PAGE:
Australian Vanadium MD says the metal needs a Tesla-like influence

Australian Vanadium managing director Vincent Algar has stated at a conference in Hong Kong that vanadium needs a figure like Elon Musk of Tesla to boost investment in the metal.

Algar, a geologist with over 25 years of experience in the Australian and South African mining industry, made the comments during an interview at the event.

The company’s presentation at last week’s conference focused on its potential as an operator to fast-track vanadium production into the mainstream with a particular focus on its Gabanintha deposit in the Murchison region of Western Australia.

The Gabanintha project includes measured, indicated and inferred vanadium mineral resources of 10.2 million tonnes (Mt) at 1.06 per cent, 4.8Mt at 1.04 per cent and 77.8Mt at 0.94 per cent respectively, with total mineral resource of 179.6Mt at 0.75 per cent overall. The company hopes to produce about 5–6 per cent of the global market share in vanadium once the project enters (tentative) production in 2021.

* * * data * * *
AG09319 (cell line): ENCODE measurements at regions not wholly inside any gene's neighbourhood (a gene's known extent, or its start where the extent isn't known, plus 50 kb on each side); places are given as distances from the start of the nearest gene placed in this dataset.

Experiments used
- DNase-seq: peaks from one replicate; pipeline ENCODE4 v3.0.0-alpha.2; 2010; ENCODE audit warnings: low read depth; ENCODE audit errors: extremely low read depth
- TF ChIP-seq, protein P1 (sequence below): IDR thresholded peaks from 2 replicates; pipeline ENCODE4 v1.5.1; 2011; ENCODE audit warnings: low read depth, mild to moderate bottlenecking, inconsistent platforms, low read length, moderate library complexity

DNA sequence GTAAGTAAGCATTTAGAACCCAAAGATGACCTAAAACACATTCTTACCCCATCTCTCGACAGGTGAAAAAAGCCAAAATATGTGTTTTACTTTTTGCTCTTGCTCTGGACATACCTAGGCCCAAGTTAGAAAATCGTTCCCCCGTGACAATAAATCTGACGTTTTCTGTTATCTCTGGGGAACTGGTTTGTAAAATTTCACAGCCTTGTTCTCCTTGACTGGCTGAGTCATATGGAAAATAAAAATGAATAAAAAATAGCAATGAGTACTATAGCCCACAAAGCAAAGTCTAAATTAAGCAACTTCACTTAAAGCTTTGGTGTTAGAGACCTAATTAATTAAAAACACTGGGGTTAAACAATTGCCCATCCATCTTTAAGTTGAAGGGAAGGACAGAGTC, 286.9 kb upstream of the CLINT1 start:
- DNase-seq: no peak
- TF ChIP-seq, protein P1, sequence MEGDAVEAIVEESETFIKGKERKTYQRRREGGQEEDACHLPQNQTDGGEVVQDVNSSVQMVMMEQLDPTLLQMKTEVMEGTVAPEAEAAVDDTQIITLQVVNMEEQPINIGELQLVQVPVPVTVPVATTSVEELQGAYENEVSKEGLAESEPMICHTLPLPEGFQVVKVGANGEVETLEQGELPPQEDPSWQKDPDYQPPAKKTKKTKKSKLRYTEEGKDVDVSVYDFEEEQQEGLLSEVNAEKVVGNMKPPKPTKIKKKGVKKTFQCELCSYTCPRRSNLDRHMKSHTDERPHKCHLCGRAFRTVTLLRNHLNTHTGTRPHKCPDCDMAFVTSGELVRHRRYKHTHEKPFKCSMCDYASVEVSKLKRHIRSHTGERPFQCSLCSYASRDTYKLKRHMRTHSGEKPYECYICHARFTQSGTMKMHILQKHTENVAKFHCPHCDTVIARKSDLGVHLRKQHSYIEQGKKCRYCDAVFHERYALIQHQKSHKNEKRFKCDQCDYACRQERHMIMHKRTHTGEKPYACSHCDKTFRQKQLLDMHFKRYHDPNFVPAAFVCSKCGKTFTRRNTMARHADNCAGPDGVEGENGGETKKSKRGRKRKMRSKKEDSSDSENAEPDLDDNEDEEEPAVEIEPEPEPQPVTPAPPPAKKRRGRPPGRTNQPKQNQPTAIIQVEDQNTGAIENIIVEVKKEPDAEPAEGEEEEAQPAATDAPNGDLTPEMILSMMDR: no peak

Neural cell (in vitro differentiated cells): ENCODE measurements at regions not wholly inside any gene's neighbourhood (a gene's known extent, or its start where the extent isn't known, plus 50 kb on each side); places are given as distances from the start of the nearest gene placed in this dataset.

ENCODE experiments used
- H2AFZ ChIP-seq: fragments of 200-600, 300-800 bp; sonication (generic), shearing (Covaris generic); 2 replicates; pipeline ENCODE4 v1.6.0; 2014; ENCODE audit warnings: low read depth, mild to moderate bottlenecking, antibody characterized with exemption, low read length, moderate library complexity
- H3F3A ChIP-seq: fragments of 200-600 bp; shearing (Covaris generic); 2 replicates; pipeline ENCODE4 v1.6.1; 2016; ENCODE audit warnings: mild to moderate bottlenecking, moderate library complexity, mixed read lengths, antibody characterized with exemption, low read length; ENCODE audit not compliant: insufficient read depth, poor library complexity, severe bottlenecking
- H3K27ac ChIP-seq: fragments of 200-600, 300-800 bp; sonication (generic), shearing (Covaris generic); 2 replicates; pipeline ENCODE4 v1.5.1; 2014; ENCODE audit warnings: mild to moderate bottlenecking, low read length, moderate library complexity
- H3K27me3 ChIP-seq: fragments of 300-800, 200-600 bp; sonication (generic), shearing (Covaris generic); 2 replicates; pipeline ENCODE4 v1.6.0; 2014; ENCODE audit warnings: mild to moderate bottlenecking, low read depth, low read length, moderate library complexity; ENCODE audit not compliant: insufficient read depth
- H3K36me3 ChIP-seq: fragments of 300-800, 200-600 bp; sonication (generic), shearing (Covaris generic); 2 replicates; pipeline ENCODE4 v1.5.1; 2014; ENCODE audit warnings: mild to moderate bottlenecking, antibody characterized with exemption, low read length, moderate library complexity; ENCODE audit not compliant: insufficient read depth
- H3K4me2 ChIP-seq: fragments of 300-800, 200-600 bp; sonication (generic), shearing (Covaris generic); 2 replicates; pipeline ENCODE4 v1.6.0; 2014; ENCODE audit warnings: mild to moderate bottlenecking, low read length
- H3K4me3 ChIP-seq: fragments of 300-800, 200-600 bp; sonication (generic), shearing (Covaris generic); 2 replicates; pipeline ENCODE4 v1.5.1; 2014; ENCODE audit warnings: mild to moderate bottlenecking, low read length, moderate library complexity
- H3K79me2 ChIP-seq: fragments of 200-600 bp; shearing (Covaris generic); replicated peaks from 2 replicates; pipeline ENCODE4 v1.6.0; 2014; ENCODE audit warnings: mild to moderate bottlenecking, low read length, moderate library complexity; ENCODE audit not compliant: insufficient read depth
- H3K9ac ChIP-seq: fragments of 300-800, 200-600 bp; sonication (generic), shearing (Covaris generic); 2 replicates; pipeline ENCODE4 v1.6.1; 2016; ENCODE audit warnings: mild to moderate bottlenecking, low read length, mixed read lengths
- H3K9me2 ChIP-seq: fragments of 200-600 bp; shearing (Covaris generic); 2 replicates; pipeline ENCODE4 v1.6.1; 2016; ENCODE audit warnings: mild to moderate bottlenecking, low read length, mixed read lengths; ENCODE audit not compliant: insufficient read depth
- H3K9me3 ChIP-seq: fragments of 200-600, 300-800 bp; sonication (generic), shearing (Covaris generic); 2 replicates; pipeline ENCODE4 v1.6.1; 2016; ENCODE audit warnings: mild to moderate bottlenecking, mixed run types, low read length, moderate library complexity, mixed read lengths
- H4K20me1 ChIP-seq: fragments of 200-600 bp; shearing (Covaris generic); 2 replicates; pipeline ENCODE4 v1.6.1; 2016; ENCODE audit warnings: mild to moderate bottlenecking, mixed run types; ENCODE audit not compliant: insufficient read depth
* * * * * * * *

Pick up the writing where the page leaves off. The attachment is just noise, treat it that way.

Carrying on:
Vanadium’s most common application is currently as a component for steelmaking but it also holds strong potential as a component for green battery production. Vanadium batteries can last longer and be charged more repeatedly without wear than their dominant lithium-ion counterparts.

“Trying to sell a vanadium-flow battery to someone who only can think of lithium, who only thinks there’s a lithium battery out there to solve the world’s problems, is very difficult,” said Algar.

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